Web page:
Mr. HARRISON. You think you could cope?
Mr. HOLMES. Yes.
Mr. ANDREWS. Thank you very much again for coming.
We will be meeting here tomorrow again in the same room.
[Whereupon, at 11:30 a.m. the subcommittee recessed, to reconvene on the following day, Thursday, April 12, 1973.]
STATE POSTSECONDARY EDUCATION COMMISSIONS
THURSDAY, APRIL 12, 1973
HOUSE OF REPRESENTATIVES,
SPECIAL SUBCOMMITTEE ON EDUCATION
OF THE COMMITTEE ON EDUCATION AND LABOR,
The subcommittee met at 10 a.m., pursuant to recess, in room 2261, Rayburn House Office Building, Hon. James G. O'Hara, (chairman of the subcommittee) presiding.
Present: Representatives O'Hara, Dellenback, Erlenborn, Kemp, and Huber.
Staff present: Jim Harrison, subcommittee staff director, Elnora Teets, clerk, Rosanne Aceto, assistant clerk, William Cable, counsel, full committee, and Dr. Robert Andringa, minority staff director.
Mr. O'HARA. The Special Subcommittee on Education, House Committee on Education and Labor, will come to order.
Before proceeding with our witnesses today, I would like to acknowledge the presence in the room of Dr. Christian Schwarz-Schilling, who is a member of the Legislature of the State of Hesse in the West German Republic and who is chairman of its Education Committee. I hope that Dr. Schwarz-Schilling will give us some advice on how to conduct this subcommittee after he has watched us in operation today.
On March 29 this subcommittee invited Secretary of Health, Education, and Welfare, Casper Weinberger to testify in these hearings or to send someone empowered to speak for him at these hearings having to do with the creation of 1202 commissions.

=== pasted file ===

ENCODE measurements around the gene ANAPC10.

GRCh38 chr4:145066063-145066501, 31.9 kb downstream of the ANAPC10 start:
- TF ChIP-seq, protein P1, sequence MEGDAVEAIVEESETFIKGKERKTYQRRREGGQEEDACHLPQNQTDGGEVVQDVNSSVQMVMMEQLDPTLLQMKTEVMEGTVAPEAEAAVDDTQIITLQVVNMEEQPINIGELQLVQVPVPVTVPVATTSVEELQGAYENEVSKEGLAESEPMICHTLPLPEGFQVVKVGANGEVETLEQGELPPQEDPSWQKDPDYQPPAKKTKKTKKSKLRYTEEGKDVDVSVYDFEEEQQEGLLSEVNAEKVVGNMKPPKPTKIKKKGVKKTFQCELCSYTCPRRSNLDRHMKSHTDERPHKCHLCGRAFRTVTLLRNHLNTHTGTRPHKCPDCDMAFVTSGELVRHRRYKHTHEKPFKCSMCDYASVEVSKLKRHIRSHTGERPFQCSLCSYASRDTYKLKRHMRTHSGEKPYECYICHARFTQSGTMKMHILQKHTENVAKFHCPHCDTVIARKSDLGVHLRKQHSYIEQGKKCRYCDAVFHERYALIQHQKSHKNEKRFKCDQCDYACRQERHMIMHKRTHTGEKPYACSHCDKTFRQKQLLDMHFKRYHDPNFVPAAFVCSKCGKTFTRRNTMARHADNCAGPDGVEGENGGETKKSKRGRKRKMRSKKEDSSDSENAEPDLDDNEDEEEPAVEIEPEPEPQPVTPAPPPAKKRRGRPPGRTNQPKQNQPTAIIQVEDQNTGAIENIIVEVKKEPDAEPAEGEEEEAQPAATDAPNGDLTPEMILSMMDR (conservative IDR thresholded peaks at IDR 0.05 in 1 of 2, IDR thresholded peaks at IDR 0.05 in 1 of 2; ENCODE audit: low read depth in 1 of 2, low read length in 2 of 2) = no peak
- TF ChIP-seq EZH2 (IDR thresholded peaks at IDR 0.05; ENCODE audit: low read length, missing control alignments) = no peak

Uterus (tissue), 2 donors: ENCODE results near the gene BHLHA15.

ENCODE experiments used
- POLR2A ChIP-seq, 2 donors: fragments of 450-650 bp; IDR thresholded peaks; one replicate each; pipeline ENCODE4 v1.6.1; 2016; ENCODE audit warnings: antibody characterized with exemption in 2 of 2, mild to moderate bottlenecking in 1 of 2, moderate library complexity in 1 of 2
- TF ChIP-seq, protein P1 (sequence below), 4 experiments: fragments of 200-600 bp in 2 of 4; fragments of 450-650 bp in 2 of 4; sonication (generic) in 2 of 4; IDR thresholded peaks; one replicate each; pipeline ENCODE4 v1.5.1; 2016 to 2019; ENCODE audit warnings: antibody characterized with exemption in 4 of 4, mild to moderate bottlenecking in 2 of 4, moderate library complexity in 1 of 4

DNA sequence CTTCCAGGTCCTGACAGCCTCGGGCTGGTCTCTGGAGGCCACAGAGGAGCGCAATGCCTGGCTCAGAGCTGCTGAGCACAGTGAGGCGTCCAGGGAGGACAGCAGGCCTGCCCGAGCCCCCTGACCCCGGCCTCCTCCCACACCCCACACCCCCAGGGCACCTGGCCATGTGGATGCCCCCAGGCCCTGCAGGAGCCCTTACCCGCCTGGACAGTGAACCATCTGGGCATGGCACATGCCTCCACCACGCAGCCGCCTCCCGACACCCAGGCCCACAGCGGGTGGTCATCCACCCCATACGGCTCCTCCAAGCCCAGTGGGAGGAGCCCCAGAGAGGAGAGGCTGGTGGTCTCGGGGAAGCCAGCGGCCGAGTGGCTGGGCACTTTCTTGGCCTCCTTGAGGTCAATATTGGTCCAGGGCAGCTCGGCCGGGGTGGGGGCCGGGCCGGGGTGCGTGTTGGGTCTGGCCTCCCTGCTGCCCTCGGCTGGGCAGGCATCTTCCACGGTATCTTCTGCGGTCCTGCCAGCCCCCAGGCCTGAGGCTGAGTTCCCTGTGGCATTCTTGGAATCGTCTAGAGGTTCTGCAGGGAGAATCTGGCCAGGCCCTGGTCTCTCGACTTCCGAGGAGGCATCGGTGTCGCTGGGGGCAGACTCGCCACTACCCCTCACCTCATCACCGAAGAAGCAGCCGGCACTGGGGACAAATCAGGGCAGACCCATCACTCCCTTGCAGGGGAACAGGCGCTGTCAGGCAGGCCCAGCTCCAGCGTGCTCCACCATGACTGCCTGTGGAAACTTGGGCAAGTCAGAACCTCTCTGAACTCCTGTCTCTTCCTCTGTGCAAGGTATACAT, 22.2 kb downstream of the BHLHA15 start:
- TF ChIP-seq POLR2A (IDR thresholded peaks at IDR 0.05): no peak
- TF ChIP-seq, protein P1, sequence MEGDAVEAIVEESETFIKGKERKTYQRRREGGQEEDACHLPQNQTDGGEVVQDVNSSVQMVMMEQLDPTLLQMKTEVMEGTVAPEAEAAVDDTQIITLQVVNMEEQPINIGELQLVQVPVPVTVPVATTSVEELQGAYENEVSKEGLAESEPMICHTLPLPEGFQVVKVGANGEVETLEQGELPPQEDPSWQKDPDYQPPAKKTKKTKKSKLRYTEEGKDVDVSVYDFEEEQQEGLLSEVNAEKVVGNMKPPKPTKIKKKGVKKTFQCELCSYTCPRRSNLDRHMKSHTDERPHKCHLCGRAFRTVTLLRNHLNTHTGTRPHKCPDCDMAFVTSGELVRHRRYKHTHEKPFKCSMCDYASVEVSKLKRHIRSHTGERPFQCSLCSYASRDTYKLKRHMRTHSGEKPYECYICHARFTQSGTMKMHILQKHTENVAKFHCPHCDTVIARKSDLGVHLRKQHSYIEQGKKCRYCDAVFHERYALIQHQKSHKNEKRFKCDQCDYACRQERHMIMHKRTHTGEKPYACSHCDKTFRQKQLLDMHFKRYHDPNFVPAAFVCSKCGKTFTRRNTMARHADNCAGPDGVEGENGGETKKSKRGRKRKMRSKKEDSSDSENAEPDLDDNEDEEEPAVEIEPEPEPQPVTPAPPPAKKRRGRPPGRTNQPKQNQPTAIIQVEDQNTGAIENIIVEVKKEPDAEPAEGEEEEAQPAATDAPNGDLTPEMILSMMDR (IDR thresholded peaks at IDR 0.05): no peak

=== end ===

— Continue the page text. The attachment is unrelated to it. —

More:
He has chosen to send a gentleman who is a familiar figure at the witness table and will no doubt become more so in the future.
The Department's position on the issues before us will be presented by Dr. John R. Ottina, Commissioner-designate of the U.S. Office of Education, who is accompanied today by Peter P. Muirhead, Acting Deputy Commissioner for Higher Education, and John D. Phillips, Chairman of the Task Force on State Postsecondary Education Commissions, which prepared the paper which we are going to be discussing today.
Before proceeding further, I should mention to and about Mr. Phillips that his name has been mentioned a great many times in the preceding days in these hearings. In every case the mention was a laudatory one.
The higher education community, Mr. Phillips, is filled with people who think you have done a superb job on the two drafts of the section 1202 issues paper.